The Risk of Cardiovascular Disease Is Not Increasing Over Time Despite Aging and Higher Comorbidity Burden of Kidney Transplant Recipients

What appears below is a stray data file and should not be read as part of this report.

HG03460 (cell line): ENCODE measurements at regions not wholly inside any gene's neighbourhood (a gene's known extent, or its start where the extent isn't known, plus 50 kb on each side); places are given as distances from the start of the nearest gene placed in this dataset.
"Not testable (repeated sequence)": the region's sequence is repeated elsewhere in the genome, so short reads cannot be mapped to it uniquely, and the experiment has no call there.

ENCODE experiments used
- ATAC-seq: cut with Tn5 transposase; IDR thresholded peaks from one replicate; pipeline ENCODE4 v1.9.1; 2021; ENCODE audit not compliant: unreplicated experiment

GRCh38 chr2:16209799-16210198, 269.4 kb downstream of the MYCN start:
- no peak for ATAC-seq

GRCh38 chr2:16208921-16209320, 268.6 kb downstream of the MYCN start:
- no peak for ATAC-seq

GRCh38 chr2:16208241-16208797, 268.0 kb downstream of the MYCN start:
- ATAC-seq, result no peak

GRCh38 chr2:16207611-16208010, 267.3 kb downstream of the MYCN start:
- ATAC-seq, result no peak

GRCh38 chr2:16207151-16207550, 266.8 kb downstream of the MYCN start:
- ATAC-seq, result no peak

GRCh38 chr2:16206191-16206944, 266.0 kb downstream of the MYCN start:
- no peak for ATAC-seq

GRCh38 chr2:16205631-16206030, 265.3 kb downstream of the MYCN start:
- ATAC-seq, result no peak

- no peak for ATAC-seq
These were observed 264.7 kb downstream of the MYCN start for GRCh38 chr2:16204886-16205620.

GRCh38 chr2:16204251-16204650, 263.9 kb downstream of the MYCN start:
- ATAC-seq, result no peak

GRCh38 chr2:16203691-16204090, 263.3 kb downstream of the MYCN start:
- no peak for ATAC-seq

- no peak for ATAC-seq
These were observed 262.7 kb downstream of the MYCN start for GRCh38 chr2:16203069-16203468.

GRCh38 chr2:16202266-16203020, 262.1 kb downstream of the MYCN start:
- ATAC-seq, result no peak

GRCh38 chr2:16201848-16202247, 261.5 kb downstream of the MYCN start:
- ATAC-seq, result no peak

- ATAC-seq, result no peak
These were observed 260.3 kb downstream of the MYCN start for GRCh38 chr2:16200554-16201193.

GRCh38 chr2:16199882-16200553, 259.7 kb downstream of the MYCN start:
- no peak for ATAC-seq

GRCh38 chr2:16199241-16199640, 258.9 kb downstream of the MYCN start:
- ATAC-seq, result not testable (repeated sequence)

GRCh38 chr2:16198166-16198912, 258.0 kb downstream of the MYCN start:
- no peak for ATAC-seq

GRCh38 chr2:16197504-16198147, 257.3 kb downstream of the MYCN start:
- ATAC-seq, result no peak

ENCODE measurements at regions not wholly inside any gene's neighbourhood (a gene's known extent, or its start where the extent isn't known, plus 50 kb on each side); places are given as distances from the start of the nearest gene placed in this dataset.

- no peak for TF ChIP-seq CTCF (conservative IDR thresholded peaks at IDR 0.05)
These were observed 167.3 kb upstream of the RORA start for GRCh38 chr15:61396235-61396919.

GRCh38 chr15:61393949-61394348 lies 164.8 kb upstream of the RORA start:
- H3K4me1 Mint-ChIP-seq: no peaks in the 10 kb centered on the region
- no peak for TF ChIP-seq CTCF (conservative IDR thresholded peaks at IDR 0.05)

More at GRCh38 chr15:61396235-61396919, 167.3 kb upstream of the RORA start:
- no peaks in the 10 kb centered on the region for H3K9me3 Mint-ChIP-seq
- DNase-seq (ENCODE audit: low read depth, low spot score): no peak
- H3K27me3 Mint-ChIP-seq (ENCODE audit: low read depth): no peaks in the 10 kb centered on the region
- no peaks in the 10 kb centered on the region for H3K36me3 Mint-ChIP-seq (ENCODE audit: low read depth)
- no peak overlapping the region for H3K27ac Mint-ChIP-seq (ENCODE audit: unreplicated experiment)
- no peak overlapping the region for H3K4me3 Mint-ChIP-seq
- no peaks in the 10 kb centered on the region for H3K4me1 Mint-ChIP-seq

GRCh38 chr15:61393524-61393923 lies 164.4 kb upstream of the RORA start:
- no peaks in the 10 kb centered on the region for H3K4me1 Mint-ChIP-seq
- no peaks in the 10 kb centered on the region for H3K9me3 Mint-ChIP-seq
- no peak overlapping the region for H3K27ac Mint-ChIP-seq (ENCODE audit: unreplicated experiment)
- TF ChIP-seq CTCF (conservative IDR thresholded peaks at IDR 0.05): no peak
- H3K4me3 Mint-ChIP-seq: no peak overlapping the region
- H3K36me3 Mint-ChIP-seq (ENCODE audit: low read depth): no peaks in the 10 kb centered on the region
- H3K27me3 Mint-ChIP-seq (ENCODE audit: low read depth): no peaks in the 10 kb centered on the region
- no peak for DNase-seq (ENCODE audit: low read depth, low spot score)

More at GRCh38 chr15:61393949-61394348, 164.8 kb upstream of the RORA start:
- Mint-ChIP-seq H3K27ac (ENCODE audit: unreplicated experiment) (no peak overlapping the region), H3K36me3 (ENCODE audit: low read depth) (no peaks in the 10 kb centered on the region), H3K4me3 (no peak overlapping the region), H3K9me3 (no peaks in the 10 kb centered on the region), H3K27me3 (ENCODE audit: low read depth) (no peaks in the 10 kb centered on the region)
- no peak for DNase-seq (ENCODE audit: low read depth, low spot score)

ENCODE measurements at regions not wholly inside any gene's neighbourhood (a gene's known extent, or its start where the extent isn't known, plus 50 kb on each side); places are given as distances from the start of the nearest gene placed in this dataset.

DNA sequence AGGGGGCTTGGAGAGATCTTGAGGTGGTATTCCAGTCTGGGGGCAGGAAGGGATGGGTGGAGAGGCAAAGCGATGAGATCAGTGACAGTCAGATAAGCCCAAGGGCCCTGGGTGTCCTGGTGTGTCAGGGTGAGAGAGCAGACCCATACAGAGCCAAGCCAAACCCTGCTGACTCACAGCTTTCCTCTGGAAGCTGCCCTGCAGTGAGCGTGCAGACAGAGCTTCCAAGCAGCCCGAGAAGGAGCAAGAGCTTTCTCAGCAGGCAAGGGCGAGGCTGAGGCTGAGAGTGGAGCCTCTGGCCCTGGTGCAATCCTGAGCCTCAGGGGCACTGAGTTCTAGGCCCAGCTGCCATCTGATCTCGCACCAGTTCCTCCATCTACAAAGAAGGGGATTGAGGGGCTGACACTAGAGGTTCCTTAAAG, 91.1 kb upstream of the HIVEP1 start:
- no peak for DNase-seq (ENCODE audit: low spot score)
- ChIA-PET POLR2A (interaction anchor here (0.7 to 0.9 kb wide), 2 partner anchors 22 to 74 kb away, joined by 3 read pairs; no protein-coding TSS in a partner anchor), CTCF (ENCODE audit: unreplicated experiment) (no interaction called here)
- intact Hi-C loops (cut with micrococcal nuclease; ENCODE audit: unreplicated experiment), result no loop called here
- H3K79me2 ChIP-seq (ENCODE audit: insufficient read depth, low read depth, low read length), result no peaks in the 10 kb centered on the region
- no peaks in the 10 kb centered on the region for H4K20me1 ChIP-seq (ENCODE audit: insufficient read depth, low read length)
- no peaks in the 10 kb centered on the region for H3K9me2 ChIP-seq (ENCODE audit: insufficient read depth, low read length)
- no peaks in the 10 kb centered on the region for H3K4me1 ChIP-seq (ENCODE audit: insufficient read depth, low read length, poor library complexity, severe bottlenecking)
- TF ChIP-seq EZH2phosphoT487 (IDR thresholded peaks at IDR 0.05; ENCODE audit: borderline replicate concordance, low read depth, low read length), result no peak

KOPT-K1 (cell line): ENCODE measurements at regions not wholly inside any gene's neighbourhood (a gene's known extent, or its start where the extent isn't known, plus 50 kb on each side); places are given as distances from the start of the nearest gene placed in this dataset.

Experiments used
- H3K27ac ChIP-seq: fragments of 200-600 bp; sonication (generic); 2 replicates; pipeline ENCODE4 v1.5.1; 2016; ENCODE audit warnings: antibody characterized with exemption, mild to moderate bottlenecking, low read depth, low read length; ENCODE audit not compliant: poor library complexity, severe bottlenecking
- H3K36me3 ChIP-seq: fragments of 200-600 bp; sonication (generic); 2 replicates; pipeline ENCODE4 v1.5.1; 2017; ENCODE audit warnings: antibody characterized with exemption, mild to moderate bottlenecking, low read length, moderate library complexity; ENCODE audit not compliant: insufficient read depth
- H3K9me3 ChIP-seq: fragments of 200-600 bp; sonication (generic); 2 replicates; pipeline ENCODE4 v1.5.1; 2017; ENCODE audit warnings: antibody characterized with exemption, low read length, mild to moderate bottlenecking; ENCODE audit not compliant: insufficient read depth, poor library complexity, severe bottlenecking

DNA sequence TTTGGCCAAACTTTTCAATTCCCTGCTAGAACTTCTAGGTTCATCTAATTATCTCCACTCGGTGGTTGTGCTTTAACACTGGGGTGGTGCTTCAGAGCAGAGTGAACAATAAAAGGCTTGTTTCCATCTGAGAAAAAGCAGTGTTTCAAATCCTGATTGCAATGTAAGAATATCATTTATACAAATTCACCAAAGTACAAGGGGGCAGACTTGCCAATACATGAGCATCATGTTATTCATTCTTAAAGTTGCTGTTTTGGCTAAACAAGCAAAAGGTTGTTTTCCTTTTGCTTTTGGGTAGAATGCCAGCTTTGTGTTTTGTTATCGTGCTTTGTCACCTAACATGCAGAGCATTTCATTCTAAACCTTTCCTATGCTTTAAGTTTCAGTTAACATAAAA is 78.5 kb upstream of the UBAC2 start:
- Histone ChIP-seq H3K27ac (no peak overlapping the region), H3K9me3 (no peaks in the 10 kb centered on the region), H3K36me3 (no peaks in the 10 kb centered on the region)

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BACKGROUND: Cardiovascular death remains the leading cause of mortality in kidney transplant recipients. Cardiovascular events are associated with significant morbidity. However, current trends in cardiovascular events after kidney transplantation are poorly understood. METHODS: We conducted a retrospective study using healthcare databases in Ontario, Canada, to determine whether the incidence of cardiovascular events after kidney transplantation has changed from 1994 to 2009. Our primary endpoint was a 3-year composite outcome of posttransplant death or major cardiovascular event (myocardial infarction, coronary angioplasty, coronary artery bypass graft surgery, stroke). RESULTS: Recipients (n = 4954) were older and had more baseline comorbidity in recent years. A total of 445 recipients (9.0%) died or experienced a major cardiovascular event within 3 years of transplantation. There was no significant change in the incidence of the composite outcome or death-censored cardiovascular events over time (P = 0.41 and 0.92, respectively). After adjusting for age, sex, and comorbidities, the risk of death or major cardiovascular event steadily declined across the years of transplant (2006-2009 adjusted hazard ratio, 0.70; P = 0.009; referent 1994-1997). When recipients were matched on age, sex, and date of cohort entry to members of the general population and to the chronic kidney disease population, the risk was lowest in the general population and highest in the chronic kidney disease population. CONCLUSION: Despite transplant centers accepting recipients who are older with more comorbidities in recent years, the 3-year cumulative incidence of death or major cardiovascular event has remained stable over time.
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